I am really grateful because I now have the wisdom to understand that every movement my baby does has a purpose and every movement he makes leads to his self-formation. I am here to support him and guide him all the way!

I am not saying that you also let your toddler loose and make him do whatever he wants if you are not comfortable. We have different styles of parenting, we have different children and household. This is just what's work for us and what keeps me and my baby happy with all his everyday adventures. I changed my perspective. Instead of thinking that he is being naughty or hard to deal with like I might have if I didn't prepare myself, I now view his stunts and adventures as learning opportunities for him. Understanding that he is learning in everything he does makes it easier for me to give him freedom even though sometimes the things that he likes to do looks ridiculous.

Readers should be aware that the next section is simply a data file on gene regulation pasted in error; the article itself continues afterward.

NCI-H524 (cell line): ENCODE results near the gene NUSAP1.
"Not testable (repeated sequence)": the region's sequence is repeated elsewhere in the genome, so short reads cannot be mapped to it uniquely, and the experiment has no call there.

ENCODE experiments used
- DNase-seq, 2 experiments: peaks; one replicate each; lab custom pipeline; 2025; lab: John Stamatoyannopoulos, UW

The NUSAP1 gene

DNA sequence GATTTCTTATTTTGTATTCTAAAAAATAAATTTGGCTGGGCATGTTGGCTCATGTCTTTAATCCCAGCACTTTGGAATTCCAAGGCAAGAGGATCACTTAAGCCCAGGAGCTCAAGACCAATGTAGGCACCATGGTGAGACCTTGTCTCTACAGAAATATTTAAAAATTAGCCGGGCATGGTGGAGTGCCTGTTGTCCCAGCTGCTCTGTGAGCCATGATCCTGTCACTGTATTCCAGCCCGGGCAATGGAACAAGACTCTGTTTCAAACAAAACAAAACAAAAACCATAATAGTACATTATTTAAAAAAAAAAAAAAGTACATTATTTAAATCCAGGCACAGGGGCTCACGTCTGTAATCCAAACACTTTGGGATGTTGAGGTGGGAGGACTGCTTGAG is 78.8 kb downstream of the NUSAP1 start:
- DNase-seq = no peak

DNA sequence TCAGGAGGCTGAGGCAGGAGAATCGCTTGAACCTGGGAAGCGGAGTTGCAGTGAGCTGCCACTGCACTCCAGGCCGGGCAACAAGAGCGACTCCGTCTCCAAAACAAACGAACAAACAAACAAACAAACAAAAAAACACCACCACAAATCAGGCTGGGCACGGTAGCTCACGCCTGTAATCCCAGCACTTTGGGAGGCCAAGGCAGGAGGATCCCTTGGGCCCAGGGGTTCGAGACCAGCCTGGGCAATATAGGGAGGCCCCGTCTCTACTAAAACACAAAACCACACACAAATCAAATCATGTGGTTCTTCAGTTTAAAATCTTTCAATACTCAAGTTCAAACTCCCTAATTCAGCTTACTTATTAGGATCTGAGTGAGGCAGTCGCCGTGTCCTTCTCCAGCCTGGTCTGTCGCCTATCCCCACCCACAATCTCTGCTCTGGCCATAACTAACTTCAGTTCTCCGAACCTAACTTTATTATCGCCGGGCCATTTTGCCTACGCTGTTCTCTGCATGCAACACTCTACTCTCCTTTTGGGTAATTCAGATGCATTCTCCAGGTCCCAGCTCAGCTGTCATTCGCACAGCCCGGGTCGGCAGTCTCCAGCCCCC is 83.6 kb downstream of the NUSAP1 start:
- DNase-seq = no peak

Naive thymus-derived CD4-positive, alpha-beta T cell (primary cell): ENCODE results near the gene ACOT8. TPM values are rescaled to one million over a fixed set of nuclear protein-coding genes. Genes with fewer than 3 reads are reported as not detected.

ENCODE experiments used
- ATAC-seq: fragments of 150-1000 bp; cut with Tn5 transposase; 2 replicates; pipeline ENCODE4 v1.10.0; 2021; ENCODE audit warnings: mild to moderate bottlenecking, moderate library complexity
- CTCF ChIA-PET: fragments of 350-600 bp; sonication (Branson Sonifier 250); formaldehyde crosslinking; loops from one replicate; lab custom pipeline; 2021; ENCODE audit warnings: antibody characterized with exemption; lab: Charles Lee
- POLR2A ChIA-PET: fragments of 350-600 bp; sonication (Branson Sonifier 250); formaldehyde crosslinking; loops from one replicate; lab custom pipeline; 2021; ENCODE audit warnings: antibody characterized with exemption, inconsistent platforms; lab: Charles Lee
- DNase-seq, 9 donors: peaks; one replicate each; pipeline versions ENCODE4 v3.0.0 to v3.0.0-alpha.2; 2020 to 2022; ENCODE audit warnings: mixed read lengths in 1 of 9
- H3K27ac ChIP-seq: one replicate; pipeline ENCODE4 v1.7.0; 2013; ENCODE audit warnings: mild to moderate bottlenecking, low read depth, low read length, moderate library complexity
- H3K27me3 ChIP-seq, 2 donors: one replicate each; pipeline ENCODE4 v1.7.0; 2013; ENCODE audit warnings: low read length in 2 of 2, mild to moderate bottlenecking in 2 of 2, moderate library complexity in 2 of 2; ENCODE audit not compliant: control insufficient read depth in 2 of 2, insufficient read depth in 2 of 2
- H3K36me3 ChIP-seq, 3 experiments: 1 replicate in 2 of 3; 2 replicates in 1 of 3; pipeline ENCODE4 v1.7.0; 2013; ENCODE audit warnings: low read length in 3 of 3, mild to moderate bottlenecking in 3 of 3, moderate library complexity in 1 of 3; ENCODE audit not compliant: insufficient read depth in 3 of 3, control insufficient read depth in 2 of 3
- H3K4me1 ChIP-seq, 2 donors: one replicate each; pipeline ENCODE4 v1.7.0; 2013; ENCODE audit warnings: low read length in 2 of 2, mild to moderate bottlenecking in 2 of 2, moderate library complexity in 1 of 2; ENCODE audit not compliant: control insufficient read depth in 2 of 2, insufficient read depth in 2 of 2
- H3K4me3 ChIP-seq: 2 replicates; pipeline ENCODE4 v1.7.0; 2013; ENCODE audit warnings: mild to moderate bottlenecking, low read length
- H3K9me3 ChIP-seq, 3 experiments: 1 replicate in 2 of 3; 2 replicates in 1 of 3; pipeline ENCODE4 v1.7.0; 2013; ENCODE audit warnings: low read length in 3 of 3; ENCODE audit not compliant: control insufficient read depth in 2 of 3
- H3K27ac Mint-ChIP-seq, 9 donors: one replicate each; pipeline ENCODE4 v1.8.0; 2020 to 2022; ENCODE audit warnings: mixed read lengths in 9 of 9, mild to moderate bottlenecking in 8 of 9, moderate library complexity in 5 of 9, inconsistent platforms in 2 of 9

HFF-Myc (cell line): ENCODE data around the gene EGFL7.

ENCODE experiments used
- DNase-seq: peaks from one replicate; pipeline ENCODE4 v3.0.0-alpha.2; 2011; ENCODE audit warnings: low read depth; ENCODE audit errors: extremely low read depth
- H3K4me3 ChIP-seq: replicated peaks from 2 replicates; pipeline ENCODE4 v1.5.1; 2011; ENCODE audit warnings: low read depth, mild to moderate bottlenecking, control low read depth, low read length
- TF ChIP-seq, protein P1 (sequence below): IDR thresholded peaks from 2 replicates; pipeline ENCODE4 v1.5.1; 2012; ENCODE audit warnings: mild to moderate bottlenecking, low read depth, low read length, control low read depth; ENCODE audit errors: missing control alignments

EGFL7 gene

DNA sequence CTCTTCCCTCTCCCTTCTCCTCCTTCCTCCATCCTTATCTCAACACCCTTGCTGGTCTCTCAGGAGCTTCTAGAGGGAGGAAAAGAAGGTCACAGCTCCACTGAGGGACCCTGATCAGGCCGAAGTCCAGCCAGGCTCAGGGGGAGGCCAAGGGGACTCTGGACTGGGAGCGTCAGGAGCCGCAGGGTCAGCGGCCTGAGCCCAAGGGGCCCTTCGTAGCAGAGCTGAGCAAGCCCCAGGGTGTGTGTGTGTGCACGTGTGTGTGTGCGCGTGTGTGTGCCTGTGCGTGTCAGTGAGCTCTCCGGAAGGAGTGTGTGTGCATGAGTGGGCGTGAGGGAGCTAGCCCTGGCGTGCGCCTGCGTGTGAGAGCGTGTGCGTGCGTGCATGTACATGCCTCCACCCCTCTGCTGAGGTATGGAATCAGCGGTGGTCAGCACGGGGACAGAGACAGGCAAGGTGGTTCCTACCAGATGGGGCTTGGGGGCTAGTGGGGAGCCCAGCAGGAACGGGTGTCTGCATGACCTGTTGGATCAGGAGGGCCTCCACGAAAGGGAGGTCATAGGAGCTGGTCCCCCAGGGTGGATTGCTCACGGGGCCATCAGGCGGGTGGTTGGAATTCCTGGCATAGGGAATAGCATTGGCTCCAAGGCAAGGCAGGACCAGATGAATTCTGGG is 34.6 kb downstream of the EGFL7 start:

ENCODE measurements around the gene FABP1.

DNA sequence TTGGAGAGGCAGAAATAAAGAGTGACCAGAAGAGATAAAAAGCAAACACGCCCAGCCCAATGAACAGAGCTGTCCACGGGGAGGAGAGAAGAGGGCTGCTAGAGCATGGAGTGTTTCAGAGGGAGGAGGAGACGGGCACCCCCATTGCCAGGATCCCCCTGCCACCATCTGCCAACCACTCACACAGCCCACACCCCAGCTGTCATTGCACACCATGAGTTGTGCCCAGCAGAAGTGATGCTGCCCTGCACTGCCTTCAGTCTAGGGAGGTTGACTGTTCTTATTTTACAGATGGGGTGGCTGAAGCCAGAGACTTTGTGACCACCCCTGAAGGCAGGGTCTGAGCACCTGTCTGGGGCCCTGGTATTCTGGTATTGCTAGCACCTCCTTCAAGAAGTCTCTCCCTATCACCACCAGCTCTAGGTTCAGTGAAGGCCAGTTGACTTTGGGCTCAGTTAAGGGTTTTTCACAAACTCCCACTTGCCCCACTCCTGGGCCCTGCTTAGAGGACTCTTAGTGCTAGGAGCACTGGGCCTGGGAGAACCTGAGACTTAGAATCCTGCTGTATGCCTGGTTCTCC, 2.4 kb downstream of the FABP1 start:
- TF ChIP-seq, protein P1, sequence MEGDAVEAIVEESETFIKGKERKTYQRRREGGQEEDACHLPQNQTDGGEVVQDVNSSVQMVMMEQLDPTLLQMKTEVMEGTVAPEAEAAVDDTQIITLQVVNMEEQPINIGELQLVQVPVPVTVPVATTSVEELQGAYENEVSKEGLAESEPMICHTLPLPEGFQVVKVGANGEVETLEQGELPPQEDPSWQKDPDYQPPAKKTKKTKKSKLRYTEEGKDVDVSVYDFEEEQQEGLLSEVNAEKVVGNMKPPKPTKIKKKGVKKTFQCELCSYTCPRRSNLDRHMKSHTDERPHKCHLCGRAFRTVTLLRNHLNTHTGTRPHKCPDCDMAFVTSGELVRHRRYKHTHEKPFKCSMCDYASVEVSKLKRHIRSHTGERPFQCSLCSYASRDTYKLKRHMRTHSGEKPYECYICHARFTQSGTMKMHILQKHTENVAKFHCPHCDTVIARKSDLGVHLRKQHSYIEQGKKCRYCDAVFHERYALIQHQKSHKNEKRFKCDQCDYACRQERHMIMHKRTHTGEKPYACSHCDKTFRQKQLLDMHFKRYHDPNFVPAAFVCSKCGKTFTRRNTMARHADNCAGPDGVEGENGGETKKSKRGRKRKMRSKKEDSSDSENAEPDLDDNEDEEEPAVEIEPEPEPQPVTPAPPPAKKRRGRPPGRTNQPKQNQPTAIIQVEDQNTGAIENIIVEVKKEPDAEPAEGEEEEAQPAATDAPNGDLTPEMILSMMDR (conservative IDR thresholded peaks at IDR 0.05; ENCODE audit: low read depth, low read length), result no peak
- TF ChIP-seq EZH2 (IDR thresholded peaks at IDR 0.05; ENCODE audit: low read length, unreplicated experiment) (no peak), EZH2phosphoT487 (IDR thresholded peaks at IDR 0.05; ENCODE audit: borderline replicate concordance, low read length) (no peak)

"Developing movement in the youngest Montessori children also lays the foundation for future cognitive development. Children who are free to move and explore learn to pursue their own interests. And learning to move to get something just out of reach is a lesson in problem-solving." http://montessoritraining.blogspot.com

What's important is that we, as parents make an effort to understand our children and their needs and we respond to them appropriately. I strongly believe that aside from prepared environment it is also important to be a prepared adult in order to keep our little movers safe and happy. 

I hope you are having a great week so far! Thanks for being here!

1 comment:

  1. I can super relate to this right now because my own 18-month-old son is also such a climber. We also let him be, with guidance though. He learned to climb on and off the bed on his own. He started with his kuya's low study table though, a few months ago. Haha! It almost gave me a heart attack but I kept myself from stopping him and just made sure he didn't hurt himself.